Reunion and second disbanding[edit]

In 2002, Chapman, Hilliard, and Morris re-united, with Michael Lusk becoming the group's third baritone vocalist.[12] They released an a cappella rendition of the Christmas song "What Child Is This?" late that year. A second album, Getaway Car, was released in 2003, producing a No. 59 single on the country charts with "Forrest County Line". The title track was later released by both The Jenkins and Hall & Oates. 4 Runner also provided background vocals on Craig Morgan's 2003 single "God, Family, and Country",[13] which they also recorded on Getaway Car; also included on the album was the band's own version of "Love a Little Stronger". Shortly after Getaway Car was recorded, a single called "We Will Hope With You" was released although it was never put on an album.

4 Runner disbanded again after Getaway Car, and Morris, Simon, Lusk, and Hilliard became members of Loretta Lynn's road band.[9][14][15] Crittenden is married to songwriter Pam "Sunny" Russ and is now a real estate agent in Missoula, Montana.[16]



Title Album details Peak chart positions
US Country[17] US[18] US Heat[19] CAN Country[6]
4 Runner 27 144 3 7
Getaway Car
  • Release date: July 15, 2003
  • Label: Fresh
"—" denotes releases that did not chart


Year Single Peak chart positions Album
US Country[5] US Bubbling[5] CAN Country[6]
1995 "Cain's Blood" 26 18 14 4 Runner
"A Heart with 4 Wheel Drive" 51 18
"Home Alone" 65 83
1996 "Ripples" 57 82
"That Was Him (This Is Now)" 54 One for the Ages (unreleased)
2002 "What Child Is This?" N/A N/A
2003 "Getaway Car" Getaway Car
"Forrest County Line" 59
2004 "Ragged Angel"
2005 "We Will Hope with You" N/A
"—" denotes releases that did not chart

Music videos[edit]

Year Title Director
1995 "Cain's Blood"
"A Heart with 4 Wheel Drive"
"Home Alone"
1996 "Ripples"
2002 "What Child Is This?" Glenn Sweitzer
2003 "Getaway Car"
"Forrest County Line" Glenn Sweitzer
2004 "One Ragged Angel"


  1. ^ a b c d e Morris, Edward (1 April 1995). "4 Runner: Oak Ridge Boys of '90s?". Billboard: 28, 35. billy crittenden 4 runner.
  2. ^ Patterson, Jim (24 May 1995). "Country marketing niche: Quartet 4 Runner having impact on music charts, radio". Daily News. Retrieved 18 March 2010.
  3. ^ Hobbs, Bill (June 1995). "Guided by Voices: 4 Runner carries the quartet sound back to the mainstream". New Country. 2 (7): 24–28. ISSN 1074-536X.
  4. ^ Moving Out (Media notes). Amie Comeaux. Polydor Records. 1994. 314-523 710-2.CS1 maint: others in cite AV media (notes) (link)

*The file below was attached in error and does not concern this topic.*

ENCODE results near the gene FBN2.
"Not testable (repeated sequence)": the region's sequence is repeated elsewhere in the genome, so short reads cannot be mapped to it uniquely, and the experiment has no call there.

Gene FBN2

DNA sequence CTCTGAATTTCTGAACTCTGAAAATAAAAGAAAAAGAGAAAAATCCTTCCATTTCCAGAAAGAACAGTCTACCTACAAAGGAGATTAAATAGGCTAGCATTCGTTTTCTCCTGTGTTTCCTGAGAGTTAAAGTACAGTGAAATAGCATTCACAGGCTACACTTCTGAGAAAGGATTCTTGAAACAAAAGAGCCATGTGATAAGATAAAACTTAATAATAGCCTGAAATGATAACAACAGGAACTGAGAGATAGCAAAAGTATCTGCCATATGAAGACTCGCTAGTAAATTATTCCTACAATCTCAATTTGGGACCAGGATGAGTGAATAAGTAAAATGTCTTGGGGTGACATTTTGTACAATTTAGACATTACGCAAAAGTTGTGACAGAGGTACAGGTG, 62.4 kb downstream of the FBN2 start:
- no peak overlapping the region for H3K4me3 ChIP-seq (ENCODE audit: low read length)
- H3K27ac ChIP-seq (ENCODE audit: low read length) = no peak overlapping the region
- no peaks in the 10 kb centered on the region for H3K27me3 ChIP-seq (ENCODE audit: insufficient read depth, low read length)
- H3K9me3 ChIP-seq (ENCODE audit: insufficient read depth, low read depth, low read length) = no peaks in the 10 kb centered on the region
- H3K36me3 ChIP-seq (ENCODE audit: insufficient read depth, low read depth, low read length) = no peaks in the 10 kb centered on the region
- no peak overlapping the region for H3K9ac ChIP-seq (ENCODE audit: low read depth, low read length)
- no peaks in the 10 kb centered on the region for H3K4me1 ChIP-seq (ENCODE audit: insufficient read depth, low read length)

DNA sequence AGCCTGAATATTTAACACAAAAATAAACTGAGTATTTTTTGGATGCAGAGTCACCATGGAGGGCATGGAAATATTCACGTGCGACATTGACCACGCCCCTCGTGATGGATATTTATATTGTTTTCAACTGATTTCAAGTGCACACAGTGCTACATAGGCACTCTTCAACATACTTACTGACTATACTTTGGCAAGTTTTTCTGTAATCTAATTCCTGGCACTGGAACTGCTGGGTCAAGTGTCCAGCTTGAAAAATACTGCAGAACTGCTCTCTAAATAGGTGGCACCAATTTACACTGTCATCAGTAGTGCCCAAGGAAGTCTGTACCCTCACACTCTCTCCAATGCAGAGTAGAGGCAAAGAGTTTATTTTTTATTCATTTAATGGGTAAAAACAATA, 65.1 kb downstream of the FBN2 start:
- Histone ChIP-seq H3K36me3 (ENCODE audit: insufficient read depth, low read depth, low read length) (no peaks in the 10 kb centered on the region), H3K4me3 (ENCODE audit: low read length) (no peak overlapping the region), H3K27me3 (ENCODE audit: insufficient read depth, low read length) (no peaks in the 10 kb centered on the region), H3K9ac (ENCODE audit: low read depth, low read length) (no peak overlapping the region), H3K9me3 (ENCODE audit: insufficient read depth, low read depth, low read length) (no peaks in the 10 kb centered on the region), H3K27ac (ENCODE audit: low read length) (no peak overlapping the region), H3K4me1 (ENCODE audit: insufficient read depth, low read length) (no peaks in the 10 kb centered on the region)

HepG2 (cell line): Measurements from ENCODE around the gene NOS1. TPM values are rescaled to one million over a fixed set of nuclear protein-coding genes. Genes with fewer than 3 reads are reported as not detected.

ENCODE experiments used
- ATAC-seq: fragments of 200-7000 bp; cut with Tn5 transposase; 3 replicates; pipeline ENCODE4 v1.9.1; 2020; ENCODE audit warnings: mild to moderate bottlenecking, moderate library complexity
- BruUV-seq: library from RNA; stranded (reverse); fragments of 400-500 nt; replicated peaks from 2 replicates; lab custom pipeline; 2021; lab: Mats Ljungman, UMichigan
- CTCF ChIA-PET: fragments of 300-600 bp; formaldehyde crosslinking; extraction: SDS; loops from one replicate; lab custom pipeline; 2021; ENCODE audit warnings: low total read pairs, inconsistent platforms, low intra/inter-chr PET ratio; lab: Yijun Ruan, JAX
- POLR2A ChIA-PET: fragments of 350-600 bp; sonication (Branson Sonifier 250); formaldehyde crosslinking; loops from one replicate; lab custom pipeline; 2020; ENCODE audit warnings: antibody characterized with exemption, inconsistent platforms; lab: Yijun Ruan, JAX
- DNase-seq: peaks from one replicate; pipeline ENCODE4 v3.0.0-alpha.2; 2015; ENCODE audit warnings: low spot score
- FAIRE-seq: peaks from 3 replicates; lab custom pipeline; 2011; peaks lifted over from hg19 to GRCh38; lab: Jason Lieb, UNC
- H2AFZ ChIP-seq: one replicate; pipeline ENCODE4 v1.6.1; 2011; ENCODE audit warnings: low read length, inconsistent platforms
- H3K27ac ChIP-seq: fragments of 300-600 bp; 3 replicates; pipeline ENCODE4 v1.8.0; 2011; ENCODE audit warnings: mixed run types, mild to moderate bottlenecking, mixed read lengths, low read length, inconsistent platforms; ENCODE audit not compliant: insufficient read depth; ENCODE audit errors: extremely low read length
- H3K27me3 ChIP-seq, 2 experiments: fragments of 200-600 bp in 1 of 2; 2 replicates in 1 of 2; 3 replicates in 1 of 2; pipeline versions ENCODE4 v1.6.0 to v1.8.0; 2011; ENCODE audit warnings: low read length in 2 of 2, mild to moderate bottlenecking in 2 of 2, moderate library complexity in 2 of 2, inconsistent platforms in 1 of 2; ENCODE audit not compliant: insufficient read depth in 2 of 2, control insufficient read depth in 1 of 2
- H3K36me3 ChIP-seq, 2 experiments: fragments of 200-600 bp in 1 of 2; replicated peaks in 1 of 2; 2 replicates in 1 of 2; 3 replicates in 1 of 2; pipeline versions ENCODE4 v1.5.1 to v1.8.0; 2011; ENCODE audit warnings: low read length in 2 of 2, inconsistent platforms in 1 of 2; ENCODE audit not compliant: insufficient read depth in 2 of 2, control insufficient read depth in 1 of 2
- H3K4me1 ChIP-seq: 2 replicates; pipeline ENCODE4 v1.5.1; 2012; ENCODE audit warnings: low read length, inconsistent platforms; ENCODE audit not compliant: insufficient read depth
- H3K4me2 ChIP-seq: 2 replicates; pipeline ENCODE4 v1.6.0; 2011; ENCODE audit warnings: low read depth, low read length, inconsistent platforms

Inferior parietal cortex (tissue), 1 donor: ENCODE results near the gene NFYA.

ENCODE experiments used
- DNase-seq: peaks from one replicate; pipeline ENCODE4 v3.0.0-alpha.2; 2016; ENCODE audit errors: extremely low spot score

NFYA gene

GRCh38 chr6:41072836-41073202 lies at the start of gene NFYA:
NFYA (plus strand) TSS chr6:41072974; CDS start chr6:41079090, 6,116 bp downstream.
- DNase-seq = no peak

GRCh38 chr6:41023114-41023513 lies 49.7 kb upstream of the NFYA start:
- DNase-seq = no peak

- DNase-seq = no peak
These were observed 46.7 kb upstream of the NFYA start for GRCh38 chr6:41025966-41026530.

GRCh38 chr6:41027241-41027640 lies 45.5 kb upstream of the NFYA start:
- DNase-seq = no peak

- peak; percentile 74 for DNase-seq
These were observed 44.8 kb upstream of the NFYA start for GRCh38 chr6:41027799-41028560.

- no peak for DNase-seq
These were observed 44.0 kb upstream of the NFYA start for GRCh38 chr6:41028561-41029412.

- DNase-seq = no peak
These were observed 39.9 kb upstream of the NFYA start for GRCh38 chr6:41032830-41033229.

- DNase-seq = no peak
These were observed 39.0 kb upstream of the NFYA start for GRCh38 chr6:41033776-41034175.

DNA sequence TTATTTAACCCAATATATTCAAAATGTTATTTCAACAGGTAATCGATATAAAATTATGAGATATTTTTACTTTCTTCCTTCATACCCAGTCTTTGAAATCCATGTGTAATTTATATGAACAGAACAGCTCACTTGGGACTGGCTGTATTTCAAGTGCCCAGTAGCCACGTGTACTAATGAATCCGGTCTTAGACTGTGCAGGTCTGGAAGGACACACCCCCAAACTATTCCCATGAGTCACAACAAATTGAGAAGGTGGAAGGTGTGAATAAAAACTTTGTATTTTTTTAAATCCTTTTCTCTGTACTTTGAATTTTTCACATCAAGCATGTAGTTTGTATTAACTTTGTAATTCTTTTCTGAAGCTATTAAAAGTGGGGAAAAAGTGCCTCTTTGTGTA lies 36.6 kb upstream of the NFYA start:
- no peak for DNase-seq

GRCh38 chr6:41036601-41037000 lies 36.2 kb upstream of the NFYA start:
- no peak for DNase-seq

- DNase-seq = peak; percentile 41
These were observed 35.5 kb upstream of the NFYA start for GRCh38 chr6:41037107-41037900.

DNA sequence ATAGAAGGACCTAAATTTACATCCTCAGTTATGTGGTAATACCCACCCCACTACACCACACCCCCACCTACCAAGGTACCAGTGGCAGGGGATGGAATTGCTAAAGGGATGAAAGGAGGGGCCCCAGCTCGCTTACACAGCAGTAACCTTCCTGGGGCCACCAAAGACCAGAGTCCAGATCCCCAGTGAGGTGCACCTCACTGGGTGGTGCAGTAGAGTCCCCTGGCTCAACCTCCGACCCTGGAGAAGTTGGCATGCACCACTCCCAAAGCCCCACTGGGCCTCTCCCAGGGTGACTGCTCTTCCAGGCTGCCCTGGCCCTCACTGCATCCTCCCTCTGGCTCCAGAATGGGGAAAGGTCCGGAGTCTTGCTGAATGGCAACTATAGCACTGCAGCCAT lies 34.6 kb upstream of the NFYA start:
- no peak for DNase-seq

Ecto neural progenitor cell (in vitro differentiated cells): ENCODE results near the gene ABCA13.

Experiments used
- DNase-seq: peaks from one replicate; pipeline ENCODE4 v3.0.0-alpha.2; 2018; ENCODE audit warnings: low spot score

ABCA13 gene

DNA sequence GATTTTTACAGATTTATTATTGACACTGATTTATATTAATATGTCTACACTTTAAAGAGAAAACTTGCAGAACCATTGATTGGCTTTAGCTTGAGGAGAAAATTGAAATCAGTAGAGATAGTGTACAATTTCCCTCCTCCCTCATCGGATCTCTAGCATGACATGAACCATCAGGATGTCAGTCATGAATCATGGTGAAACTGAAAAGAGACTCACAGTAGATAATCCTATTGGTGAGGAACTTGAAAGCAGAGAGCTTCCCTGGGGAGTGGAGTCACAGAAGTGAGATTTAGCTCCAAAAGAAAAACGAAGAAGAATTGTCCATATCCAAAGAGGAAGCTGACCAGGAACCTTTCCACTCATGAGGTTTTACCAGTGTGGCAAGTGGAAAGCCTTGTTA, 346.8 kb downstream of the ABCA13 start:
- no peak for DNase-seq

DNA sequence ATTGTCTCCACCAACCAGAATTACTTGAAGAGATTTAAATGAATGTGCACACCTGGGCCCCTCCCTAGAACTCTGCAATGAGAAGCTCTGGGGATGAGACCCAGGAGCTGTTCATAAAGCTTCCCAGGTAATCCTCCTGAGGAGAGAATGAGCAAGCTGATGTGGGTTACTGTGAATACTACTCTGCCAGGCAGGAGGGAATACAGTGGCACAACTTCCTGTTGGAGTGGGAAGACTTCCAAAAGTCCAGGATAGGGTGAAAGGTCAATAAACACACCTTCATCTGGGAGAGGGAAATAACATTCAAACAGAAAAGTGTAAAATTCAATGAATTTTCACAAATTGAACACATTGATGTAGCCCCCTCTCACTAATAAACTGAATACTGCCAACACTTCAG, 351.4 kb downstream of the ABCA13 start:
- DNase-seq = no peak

5. ^ a b c d Whitburn, Joel (2008). Hot Country Songs 1944 to 2008. Record Research, Inc. p. 149. ISBN 0-89820-177-2.
  6. ^ a b c [1][dead link]
  7. ^ Freeman, Barry. "Music City" (PDF). Network: 72.
  8. ^ Hoelzle, Cindy (October 13, 1995). "What's going on here, folks?" (PDF). Gavin Report: 33.
  9. ^ a b c Peacock, Bobby (11 January 2014). "Bobby's One Hit Wonders, Volume 30: 4 Runner - 'Cain's Blood'". Roughstock. Retrieved 20 March 2014.
  10. ^ "Listing for 'That Was Him This Is Now'". Broadcast Music Incorporated. Archived from the original on 10 January 2016. Retrieved 24 May 2013.
  11. ^ Chad Brock (CD insert). Chad Brock. Warner Bros. Records. 1998. 47071.CS1 maint: others in cite AV media (notes) (link)
  12. ^ "4 Runner Biography". Oldies.com. Retrieved 2020-03-22.
  13. ^ I Love It (Media notes). Craig Morgan. Broken Bow Records. 2002. BB-75672.CS1 maint: others in cite AV media (notes) (link)
  14. ^ "Paragould couple stays tied to northeast Arkansas". Associated Press. 1 February 2009. Retrieved 3 January 2014.
  15. ^ Yarborough, Chuck (April 12, 2016). "Twinsburg's Michael Lusk comes back home with boss Loretta Lynn". cleveland.com. Retrieved 17 October 2016.
  16. ^ "About Me". Montana Properties.biz. Archived from the original on 16 January 2014. Retrieved 14 January 2014.
  17. ^ "Archived copy". Archived from the original on 2018-05-09. Retrieved 2018-01-13.CS1 maint: archived copy as title (link)
  18. ^ "Archived copy". Archived from the original on 2018-05-14. Retrieved 2018-01-13.CS1 maint: archived copy as title (link)
  19. ^ "Archived copy". Archived from the original on 2018-05-09. Retrieved 2018-01-13.CS1 maint: archived copy as title (link)